A simple or undecomposed gaseous substance, was first distinguished by Dr. Rutherford, in 1772. It is sometimes called azote, from its inability to support animal life; but it is commonly designated nitrogen, from its being an essential ingredient in nitric acid. It constitutes four-fifths of the volume of the atmosphere, and may therefore be procured by abstracting the oxygen from atmospheric air. It may be conveniently prepared by burning a piece of phosphorus in a jar full of air, inverted over water. The phosphorus, on account of its strong affinity for oxygen, will abstract it from the mixture, and the vessel will become filled with a white cloud, which is the pyrophos-phoric acid. In about half an hour this will subside, and the residual gas is nitrogen, contaminated with a little carbonic acid and vapour of phosphorus, both of which may be removed by agitating them with a solution of pure potash. A solution of protosulphate of iron, charged with binoxide of nitrogen, will separate the oxygen from common air in a few minutes. A stick of phosphorus placed in it will accomplish the same in twenty-four hours. Nitrogen gas may also be obtained by exposing a mixture of fresh muscle and nitric acid to a moderate temperature.

Effervescence occurs, and a large quantity of nitrogen, mingled with carbonic acid, is evolved, the latter of which may be removed by agitation with lime water. Nitrogen, when pure, is a colourless gas, devoid of either smell or taste; it does not burn, and extinguishes all burning bodies immersed in it; it does not change the blue colour of vegetables; no animal can live in it, yet it exerts no injurious influence on the lungs or other parts of the animal system, the privation of oxygen being the sole cause of death. Water, when deprived of air by boiling, takes up about one and a half per cent. of it. Its specific gravity is .9722; and therefore 100 cubic inches, at a mean temperature and pressure, will weigh 30.15 grains. In the combination of nitrogen with oxygen in the atmosphere, it seems merely to moderate or dilute the oxygen, so as to render its action less energetic. Considerable doubts have existed as to its simple nature, in consequence of experiments made with the galvanic battery. When ammonia (which is a compound of nitrogen and hydrogen) is submitted, in conjunction with mercury, to the action of galvanism, an amalgam is formed, which is considered to arise from some metallic base in the hydrogen or nitrogen; but as the idea of a metadic base to hydrogen seems precluded by reason of its extreme lightness, it has been inferred that it must form a constituent of the nitrogen.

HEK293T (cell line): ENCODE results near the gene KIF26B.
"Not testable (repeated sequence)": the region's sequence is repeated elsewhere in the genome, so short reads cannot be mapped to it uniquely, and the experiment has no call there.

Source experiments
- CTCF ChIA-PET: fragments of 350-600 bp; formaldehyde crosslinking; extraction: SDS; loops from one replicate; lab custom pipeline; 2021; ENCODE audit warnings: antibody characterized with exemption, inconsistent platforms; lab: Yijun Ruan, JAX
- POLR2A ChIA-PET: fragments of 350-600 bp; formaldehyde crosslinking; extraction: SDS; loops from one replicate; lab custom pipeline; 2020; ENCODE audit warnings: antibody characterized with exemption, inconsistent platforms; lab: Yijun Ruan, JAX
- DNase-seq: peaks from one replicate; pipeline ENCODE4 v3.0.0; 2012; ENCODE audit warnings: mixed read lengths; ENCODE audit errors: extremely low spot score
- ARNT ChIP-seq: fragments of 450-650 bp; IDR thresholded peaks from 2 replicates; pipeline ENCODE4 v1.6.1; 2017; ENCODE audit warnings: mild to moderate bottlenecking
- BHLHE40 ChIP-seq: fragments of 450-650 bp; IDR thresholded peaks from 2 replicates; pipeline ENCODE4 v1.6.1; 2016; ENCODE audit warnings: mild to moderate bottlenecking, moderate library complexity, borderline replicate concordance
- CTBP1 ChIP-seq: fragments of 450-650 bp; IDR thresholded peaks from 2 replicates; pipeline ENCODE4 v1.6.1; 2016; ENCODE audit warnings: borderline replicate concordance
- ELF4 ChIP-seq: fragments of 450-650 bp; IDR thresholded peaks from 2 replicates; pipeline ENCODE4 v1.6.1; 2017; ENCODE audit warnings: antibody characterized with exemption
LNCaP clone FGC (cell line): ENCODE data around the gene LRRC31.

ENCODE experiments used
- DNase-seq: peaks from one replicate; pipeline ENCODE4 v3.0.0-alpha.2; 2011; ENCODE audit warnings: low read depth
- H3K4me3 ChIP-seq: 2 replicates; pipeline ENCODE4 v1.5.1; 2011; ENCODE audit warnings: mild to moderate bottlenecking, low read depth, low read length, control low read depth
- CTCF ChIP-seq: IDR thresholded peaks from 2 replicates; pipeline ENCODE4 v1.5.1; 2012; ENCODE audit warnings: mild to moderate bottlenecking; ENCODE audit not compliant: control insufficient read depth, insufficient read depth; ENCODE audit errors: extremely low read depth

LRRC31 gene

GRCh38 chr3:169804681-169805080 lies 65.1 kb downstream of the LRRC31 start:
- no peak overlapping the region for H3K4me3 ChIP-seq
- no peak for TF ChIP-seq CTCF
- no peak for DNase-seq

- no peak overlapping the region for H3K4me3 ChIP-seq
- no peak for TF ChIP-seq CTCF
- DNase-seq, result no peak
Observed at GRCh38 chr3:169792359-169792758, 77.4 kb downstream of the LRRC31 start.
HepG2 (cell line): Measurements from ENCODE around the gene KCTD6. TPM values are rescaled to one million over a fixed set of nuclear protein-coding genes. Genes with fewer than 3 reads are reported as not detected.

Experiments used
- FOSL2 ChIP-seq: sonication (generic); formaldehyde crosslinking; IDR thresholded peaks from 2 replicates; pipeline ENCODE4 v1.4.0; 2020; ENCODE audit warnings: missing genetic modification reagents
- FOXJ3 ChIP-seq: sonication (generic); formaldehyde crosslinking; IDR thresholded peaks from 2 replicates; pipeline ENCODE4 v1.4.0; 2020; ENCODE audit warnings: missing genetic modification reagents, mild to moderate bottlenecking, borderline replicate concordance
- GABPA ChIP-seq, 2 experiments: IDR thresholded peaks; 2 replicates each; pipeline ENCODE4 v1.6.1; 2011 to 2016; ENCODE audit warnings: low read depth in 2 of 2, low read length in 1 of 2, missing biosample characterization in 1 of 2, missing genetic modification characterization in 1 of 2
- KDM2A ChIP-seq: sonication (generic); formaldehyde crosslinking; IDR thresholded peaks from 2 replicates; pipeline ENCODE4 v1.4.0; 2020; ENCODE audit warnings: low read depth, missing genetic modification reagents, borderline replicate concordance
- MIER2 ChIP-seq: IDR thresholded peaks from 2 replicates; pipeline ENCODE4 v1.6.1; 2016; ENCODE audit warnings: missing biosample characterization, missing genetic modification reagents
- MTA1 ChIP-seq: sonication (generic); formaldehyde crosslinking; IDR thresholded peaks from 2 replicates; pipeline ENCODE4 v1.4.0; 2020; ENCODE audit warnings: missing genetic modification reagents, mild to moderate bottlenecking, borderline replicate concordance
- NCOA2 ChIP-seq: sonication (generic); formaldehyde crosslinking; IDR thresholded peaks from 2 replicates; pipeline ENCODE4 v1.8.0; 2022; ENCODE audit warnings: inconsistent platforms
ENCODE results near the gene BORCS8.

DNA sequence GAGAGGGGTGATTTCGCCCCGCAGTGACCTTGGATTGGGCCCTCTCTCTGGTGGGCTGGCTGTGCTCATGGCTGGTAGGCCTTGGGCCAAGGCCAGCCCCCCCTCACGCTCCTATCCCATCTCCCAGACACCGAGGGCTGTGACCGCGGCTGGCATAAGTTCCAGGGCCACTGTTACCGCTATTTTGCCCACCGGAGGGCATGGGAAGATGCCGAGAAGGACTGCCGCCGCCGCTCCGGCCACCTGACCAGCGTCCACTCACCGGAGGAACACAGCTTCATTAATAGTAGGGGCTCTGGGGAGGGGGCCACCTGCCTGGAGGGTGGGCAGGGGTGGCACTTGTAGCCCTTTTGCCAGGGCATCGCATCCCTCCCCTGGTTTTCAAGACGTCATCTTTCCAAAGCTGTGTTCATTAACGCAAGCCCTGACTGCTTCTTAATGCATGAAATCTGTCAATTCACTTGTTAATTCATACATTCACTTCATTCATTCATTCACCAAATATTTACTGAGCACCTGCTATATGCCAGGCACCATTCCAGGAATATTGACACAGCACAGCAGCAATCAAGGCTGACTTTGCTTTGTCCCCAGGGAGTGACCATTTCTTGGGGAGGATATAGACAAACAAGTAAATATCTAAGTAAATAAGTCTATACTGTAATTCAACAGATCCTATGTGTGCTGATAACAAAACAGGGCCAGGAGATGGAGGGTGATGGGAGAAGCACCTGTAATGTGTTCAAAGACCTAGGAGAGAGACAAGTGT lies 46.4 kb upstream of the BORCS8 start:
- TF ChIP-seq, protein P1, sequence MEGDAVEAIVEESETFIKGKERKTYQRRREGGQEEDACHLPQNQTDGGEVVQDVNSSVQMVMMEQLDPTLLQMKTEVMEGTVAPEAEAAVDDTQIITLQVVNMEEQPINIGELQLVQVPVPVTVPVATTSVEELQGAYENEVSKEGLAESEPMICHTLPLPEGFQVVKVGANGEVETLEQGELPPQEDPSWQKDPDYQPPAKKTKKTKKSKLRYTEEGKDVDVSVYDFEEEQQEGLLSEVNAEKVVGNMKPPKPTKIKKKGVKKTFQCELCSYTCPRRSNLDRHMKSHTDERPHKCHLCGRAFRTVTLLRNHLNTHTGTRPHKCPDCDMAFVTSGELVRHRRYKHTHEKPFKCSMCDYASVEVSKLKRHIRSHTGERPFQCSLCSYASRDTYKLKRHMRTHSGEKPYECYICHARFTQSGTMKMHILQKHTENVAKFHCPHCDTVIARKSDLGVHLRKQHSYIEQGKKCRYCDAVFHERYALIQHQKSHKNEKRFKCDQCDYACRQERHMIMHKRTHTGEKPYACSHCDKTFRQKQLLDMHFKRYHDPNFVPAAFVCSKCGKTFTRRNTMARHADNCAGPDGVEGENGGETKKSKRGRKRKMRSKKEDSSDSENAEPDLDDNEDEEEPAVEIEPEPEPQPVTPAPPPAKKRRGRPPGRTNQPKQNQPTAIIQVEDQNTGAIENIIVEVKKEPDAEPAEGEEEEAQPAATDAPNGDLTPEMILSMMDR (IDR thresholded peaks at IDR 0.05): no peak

This supposition, however, seems incapable of proof, as the constituents of the amalgam separate, and are resolved into ammonia, hydrogen, and mercury, as soon as the galvanic influence is withdrawn. Nitrogen unites with several substances in different proportions, forming a variety of compounds, distinguished by striking peculiarities. With oxygen are formed the nitrous and nitric oxide, and the hypo-nitrous, nitrous, and nitric acid. With chlorine and iodine it forms the chloride and iodide of nitrogen, and with hydrogen it forms ammonia. Our limits will permit us to give but a brief account of these. The nitrous oxide, or protoxide of nitrogen, was discovered by Dr. Priestley in 1772, who called it dephlogisticated nitrous air. The best mode of procuring it is by means of nitrate of ammonia. When this salt is exposed to a temperature of 400° or 500° Fahr. it liquefies, and bubbles of gas begin to escape, and in a short time a brisk effervescence ensues, which continues till all the salt disappears. The nitrate of ammonia should be contained in a glass retort, and the heat of a lamp applied, so as to maintain a moderately rapid evolution of gas. In accurate experiments the gas must be received over mercury; but for ordinary purposes it may be received over water.

It has a sweet taste, and a faint, agreeable odour, and is absorbed by its own volume of recently-boiled water. Most substances burn in it with far greater energy than in the atmosphere; but the most remarkable of its properties is its effect when respired. A few deep inspirations are followed by the most agreeable feelings of excitement, similar to the early stages of intoxication. This is shewn by a strong propensity to laughter, by a rapid flow of vivid ideas, and an unusual disposition to muscular exertion. These feelings soon, however, subside, and the person recovers his ordinary state without experiencing that languor which is the usual result of excitement by spirituous liquors. It varies somewhat in its effects on different individuals, and sometimes produces disagreeable symptoms. The specific gravity of this gas is 1.5277; and 100 cubic inches weigh 47.377 grains. The binoxide of nitrogen, or nitric oxide, is best obtained by the action of nitric acid of specific gravity 1.2 on metallic copper. Brisk effervescence ensues, and the gas may be collected over water or mercury. The nitric oxide is a colourless gas; but when mixed with oxygen or atmospheric air, dense suffocating, orange-coloured vapour of nitrous acid is produced.

Few inflammable substances burn in it; charcoal and phosphorous, however, when in vivid combustion, burn in it with increased brilliancy. It is sparingly absorbed by water, does not redden vegetable blues, and is quite irrespirable. 100 cubic inches weigh 32.3 grains, and its specific gravity is 1.0416. The hypo-nitrous acid has not hitherto been obtained in a free state, but combined with potash. Pure nitrous acid is formed by the mixture of binoxide of nitrogen with oxygen gas, out of contact with either water or mercury. When condensed in water, it forms the liquid nitrous acid.